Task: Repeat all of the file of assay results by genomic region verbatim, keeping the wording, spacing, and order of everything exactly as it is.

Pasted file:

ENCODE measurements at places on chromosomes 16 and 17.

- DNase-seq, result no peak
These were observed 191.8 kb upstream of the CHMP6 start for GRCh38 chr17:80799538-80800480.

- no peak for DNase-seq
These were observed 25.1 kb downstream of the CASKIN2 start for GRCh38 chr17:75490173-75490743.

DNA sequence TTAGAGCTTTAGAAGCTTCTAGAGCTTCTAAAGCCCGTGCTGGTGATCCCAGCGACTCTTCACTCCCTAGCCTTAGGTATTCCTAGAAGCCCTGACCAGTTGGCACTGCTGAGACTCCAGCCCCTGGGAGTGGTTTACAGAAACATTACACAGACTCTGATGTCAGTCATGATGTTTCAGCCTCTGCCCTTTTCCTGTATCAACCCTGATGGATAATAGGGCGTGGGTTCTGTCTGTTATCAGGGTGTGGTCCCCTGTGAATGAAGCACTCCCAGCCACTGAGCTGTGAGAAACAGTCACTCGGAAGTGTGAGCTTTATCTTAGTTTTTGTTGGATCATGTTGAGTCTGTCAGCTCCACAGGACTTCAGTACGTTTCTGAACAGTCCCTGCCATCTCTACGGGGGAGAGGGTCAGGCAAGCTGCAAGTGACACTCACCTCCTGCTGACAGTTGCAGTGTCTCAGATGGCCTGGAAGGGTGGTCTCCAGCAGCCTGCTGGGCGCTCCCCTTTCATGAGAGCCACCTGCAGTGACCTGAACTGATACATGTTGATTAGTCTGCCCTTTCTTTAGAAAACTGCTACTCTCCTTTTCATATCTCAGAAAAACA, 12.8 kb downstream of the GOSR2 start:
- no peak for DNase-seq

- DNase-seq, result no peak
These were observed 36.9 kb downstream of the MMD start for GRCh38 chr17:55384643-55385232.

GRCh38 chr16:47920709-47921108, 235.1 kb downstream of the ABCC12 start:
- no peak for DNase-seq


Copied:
ENCODE measurements at places on chromosomes 16 and 17.

- DNase-seq, result no peak
These were observed 191.8 kb upstream of the CHMP6 start for GRCh38 chr17:80799538-80800480.

- no peak for DNase-seq
These were observed 25.1 kb downstream of the CASKIN2 start for GRCh38 chr17:75490173-75490743.

DNA sequence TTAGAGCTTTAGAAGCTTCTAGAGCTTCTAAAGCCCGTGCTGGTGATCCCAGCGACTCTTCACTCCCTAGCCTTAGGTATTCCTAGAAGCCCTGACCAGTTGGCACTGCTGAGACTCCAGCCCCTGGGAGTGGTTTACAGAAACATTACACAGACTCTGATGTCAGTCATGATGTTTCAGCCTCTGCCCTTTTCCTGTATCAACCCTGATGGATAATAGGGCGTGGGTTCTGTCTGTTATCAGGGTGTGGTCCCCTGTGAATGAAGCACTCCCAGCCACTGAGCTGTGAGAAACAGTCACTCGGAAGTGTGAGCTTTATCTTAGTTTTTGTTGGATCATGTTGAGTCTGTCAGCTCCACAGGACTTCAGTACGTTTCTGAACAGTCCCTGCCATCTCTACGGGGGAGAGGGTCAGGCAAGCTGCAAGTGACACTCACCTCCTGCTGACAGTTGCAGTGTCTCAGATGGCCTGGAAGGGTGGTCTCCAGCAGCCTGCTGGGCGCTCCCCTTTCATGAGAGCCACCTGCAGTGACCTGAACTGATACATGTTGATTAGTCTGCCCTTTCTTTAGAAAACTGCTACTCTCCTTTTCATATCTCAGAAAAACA, 12.8 kb downstream of the GOSR2 start:
- no peak for DNase-seq

- DNase-seq, result no peak
These were observed 36.9 kb downstream of the MMD start for GRCh38 chr17:55384643-55385232.

GRCh38 chr16:47920709-47921108, 235.1 kb downstream of the ABCC12 start:
- no peak for DNase-seq